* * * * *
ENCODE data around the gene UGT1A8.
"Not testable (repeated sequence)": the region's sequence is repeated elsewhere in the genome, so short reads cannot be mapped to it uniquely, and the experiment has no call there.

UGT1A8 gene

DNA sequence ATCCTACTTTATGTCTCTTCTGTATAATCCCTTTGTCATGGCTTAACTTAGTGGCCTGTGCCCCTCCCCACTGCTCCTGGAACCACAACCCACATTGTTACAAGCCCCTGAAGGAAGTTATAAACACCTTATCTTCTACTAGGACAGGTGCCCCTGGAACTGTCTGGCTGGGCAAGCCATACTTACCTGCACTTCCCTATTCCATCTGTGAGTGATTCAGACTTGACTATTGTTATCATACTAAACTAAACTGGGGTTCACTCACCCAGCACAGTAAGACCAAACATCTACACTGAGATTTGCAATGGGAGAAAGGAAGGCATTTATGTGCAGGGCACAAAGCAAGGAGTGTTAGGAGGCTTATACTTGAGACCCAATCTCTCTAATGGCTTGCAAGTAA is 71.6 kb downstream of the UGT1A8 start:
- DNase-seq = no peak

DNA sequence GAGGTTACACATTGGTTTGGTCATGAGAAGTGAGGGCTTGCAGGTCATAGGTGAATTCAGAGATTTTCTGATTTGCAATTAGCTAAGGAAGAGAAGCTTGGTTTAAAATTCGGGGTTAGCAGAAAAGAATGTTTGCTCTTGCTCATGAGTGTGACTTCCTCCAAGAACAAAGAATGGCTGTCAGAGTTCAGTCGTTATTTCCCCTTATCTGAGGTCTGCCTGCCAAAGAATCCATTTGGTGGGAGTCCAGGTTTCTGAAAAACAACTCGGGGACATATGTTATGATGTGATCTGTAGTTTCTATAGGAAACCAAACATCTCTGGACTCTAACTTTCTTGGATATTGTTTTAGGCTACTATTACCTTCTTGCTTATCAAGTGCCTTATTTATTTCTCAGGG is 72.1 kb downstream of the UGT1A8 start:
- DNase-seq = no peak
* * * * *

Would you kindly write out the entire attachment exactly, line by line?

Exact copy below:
ENCODE data around the gene UGT1A8.
"Not testable (repeated sequence)": the region's sequence is repeated elsewhere in the genome, so short reads cannot be mapped to it uniquely, and the experiment has no call there.

UGT1A8 gene

DNA sequence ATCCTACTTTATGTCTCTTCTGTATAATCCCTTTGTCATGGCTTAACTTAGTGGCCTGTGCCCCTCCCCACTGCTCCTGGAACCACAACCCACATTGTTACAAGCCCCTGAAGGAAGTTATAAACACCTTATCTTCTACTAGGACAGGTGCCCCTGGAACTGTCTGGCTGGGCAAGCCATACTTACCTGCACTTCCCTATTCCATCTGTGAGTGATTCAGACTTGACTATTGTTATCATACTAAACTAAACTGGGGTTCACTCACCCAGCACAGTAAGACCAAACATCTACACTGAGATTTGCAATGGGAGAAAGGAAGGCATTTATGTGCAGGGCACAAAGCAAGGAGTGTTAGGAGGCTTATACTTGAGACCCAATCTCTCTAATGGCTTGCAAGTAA is 71.6 kb downstream of the UGT1A8 start:
- DNase-seq = no peak

DNA sequence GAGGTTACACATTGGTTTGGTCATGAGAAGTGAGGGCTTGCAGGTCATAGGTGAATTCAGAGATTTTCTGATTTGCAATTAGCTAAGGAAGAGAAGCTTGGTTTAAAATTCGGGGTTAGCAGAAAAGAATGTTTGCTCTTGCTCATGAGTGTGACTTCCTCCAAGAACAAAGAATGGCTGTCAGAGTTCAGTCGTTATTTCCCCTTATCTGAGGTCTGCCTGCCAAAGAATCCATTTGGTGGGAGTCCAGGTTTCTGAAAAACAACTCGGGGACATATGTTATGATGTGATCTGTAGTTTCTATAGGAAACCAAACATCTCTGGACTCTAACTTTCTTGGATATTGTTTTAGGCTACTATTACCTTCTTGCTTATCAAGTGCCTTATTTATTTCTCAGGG is 72.1 kb downstream of the UGT1A8 start:
- DNase-seq = no peak